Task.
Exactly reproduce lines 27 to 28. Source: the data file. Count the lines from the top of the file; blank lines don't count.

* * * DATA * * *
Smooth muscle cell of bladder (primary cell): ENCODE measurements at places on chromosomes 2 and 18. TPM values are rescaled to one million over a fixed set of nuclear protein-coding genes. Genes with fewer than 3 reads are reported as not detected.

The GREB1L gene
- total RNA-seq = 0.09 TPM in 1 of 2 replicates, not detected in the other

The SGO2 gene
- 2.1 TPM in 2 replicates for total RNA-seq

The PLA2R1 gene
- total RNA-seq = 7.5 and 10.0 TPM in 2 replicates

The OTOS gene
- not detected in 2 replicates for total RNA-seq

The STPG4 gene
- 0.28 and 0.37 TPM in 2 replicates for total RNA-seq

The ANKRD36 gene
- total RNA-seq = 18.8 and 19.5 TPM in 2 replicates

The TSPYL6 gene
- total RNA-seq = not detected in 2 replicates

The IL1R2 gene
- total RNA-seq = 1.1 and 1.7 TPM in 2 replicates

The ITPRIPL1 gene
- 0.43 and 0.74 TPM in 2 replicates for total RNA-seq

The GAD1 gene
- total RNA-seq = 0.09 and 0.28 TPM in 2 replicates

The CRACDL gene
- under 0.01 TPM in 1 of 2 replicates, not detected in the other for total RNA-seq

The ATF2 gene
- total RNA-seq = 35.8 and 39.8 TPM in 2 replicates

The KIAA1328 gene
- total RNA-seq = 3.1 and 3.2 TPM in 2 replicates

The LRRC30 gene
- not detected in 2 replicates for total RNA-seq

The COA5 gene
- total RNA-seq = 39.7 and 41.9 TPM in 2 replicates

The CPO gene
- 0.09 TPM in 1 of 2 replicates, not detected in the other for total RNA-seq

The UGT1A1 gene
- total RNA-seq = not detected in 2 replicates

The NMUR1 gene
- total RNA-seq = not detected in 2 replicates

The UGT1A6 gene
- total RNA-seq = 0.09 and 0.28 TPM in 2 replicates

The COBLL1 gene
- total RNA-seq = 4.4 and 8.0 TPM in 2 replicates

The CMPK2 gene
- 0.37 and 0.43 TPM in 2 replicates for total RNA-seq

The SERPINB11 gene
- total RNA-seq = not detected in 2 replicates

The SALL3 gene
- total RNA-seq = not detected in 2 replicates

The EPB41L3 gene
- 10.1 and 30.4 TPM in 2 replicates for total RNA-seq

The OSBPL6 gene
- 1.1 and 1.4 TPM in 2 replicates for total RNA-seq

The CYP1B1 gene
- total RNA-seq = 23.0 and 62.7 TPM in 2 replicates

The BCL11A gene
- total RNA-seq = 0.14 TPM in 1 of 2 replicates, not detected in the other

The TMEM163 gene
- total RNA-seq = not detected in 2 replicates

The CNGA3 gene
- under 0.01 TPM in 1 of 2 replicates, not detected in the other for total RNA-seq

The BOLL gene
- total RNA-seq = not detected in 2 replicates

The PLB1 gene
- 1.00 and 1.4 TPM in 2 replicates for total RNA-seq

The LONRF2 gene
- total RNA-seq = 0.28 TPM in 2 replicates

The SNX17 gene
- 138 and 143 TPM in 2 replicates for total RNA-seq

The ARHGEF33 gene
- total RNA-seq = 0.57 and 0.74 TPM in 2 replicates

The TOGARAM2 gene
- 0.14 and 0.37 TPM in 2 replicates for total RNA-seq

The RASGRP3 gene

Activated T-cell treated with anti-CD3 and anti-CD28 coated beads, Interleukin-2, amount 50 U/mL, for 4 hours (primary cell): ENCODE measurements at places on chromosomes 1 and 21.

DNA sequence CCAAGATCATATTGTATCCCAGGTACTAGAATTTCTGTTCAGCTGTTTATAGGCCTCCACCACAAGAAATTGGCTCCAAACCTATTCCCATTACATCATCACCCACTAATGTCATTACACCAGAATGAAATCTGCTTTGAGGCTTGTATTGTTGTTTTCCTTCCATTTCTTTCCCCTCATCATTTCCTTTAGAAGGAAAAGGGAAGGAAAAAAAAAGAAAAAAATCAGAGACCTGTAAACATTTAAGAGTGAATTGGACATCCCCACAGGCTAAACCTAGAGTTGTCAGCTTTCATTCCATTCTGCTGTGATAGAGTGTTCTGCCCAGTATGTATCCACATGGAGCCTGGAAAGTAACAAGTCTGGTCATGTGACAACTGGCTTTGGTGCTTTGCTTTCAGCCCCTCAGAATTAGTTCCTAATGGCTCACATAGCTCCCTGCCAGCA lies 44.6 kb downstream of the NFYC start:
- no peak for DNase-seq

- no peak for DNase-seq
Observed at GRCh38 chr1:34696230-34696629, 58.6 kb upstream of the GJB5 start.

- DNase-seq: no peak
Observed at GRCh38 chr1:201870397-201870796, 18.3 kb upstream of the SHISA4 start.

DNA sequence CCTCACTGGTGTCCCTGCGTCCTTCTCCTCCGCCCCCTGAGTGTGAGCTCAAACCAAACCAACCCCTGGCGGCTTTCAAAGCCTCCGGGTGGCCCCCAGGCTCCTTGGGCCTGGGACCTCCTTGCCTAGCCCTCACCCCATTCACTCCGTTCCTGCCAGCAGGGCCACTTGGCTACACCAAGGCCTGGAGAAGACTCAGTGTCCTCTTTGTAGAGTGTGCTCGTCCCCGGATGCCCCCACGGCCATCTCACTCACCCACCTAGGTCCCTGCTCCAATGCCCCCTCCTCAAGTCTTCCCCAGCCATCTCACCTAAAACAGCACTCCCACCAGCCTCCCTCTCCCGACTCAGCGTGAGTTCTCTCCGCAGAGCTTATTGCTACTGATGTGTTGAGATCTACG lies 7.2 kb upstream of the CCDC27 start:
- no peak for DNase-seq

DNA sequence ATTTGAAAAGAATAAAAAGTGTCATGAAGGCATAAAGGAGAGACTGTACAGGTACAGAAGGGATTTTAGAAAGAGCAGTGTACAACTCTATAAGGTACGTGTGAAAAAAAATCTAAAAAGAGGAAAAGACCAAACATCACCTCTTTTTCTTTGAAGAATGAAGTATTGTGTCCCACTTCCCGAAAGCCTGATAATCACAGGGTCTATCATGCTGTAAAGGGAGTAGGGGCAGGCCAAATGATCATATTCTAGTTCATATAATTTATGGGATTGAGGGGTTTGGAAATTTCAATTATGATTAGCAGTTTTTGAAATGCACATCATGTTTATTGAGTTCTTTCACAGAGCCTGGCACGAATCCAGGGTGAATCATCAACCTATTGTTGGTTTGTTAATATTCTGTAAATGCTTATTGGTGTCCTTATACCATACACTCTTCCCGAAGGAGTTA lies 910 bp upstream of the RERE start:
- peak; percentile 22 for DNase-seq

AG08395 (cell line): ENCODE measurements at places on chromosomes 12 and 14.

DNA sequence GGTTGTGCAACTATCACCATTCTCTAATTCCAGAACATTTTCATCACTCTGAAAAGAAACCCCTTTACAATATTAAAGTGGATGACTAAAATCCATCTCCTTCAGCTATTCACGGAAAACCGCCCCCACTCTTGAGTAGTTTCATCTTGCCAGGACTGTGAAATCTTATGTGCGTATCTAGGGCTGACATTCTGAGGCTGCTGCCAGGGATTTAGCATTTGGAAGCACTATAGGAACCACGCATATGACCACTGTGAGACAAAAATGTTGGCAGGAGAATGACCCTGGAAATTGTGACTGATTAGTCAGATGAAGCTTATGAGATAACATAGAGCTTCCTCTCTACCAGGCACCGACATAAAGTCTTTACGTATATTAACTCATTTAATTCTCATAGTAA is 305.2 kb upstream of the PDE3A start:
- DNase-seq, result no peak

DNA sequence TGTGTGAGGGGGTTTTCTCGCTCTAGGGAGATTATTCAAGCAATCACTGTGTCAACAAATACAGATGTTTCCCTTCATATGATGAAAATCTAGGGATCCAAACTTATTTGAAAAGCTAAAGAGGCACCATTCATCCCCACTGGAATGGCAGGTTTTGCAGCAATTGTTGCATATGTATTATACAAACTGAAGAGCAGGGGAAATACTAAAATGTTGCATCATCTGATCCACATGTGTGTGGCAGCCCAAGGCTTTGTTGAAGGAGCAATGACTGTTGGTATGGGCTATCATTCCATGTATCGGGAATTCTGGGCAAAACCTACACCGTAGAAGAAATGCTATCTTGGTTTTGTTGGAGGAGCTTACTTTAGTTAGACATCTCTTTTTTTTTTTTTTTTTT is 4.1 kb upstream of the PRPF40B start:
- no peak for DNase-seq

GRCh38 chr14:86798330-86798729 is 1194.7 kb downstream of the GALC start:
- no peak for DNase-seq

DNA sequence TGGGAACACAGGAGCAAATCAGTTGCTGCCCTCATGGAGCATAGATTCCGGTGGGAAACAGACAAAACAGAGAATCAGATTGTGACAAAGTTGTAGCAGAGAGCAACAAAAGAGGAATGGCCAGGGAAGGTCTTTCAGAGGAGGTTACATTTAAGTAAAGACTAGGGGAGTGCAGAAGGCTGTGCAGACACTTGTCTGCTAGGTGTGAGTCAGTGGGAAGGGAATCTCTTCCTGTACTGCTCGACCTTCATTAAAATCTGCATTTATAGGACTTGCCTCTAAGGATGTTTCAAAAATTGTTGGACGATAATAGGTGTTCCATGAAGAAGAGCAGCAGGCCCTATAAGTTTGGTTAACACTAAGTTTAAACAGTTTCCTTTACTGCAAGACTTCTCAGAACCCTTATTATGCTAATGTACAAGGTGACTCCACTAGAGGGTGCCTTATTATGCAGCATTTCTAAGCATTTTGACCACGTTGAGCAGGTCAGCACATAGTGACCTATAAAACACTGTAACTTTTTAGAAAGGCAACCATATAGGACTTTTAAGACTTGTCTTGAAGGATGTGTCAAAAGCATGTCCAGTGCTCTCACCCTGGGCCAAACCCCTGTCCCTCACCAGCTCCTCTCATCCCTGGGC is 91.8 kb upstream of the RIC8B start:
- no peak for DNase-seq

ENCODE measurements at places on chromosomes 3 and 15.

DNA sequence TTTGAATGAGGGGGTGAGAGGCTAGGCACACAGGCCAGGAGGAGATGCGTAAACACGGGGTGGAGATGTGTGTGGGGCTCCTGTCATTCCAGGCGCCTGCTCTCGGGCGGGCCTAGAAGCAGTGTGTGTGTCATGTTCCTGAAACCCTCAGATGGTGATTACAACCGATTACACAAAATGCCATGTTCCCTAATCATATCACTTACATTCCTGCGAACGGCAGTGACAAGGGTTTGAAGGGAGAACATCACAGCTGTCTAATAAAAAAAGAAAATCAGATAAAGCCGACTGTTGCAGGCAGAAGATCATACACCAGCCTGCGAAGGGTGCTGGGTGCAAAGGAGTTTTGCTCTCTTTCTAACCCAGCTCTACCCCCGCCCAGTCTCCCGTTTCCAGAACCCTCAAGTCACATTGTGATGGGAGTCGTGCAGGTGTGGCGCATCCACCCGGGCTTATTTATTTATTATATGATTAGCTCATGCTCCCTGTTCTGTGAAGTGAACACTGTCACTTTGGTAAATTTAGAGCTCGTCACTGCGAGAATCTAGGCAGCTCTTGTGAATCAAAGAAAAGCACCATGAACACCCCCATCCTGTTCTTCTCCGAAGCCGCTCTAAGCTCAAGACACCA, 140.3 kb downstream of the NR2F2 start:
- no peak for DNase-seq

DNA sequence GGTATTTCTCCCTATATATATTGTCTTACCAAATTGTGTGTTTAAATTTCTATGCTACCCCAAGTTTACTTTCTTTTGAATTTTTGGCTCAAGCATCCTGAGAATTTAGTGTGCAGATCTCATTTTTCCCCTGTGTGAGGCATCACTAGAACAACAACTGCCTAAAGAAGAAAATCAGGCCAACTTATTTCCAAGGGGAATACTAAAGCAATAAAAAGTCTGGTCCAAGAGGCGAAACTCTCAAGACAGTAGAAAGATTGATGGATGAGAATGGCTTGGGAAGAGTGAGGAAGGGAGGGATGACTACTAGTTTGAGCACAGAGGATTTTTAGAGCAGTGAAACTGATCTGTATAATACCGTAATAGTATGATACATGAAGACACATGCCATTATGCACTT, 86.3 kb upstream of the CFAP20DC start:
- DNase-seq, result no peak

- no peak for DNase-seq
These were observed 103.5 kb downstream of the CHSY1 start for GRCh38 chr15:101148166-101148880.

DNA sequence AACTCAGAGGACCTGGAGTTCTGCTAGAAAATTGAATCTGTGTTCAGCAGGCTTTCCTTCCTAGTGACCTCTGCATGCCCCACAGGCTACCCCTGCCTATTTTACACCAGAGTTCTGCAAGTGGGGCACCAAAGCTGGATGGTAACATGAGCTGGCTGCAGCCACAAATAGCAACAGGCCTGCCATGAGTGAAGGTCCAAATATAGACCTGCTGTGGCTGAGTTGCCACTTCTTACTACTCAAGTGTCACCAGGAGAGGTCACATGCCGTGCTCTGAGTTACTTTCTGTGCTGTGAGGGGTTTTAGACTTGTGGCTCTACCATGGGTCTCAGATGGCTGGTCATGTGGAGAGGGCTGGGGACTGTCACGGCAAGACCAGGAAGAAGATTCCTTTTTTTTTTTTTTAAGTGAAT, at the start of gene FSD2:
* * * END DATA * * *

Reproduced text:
- total RNA-seq = 3.1 and 3.2 TPM in 2 replicates

The LRRC30 gene